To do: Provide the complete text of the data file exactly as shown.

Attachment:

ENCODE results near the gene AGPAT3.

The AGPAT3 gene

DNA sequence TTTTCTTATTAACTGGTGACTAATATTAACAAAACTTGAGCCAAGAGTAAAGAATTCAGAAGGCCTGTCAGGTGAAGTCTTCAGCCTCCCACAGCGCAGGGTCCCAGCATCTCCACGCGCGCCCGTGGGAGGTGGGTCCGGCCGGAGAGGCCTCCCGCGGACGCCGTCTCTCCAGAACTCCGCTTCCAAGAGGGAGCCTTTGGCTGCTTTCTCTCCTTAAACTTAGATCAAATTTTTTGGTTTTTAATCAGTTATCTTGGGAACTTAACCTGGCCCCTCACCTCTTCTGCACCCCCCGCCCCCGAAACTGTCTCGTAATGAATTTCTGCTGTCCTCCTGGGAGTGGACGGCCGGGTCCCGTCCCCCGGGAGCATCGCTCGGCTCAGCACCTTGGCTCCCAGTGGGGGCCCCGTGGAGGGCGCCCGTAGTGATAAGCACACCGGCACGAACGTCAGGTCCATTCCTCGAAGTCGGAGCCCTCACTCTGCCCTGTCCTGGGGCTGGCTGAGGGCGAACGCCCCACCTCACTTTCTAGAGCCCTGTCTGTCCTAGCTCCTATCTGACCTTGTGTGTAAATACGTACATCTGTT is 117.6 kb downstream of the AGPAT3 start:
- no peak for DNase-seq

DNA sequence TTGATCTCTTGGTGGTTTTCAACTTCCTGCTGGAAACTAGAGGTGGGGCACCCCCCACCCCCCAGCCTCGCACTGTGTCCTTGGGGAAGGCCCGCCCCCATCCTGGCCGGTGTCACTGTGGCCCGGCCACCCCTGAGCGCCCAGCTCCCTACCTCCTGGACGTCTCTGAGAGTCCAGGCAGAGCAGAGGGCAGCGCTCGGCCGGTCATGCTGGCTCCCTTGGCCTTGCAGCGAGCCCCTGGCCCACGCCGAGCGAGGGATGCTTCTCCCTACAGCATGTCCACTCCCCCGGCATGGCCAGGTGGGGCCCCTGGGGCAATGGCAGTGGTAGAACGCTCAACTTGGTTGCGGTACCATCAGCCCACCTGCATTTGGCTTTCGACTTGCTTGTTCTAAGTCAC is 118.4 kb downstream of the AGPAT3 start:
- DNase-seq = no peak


ENCODE results near the gene AGPAT3.

The AGPAT3 gene

DNA sequence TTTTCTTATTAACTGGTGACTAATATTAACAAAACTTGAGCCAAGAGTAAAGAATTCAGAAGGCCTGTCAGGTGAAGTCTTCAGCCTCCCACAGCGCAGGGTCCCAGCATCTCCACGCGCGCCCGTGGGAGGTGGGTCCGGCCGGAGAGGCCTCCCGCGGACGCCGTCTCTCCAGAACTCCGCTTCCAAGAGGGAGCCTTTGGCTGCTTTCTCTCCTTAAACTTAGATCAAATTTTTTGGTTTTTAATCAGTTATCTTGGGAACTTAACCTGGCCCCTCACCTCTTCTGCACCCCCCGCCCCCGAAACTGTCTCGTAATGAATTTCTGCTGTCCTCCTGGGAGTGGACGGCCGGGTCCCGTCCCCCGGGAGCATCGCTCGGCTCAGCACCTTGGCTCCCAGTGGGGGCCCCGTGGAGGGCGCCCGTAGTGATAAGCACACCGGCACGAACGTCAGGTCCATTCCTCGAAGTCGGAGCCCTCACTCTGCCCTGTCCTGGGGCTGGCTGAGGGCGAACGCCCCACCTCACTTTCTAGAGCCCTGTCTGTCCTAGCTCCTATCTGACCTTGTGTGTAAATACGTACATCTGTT is 117.6 kb downstream of the AGPAT3 start:
- no peak for DNase-seq

DNA sequence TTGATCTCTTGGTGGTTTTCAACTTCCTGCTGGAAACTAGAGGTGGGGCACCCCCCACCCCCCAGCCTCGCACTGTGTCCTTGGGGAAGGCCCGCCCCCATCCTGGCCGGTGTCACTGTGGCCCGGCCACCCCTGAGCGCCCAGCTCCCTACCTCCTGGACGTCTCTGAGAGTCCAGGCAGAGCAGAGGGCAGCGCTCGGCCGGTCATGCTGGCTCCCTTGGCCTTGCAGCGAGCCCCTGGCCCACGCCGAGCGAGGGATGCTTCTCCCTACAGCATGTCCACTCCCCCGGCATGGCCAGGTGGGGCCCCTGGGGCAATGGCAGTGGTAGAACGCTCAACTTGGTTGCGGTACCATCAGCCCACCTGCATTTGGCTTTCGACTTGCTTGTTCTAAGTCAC is 118.4 kb downstream of the AGPAT3 start:
- DNase-seq = no peak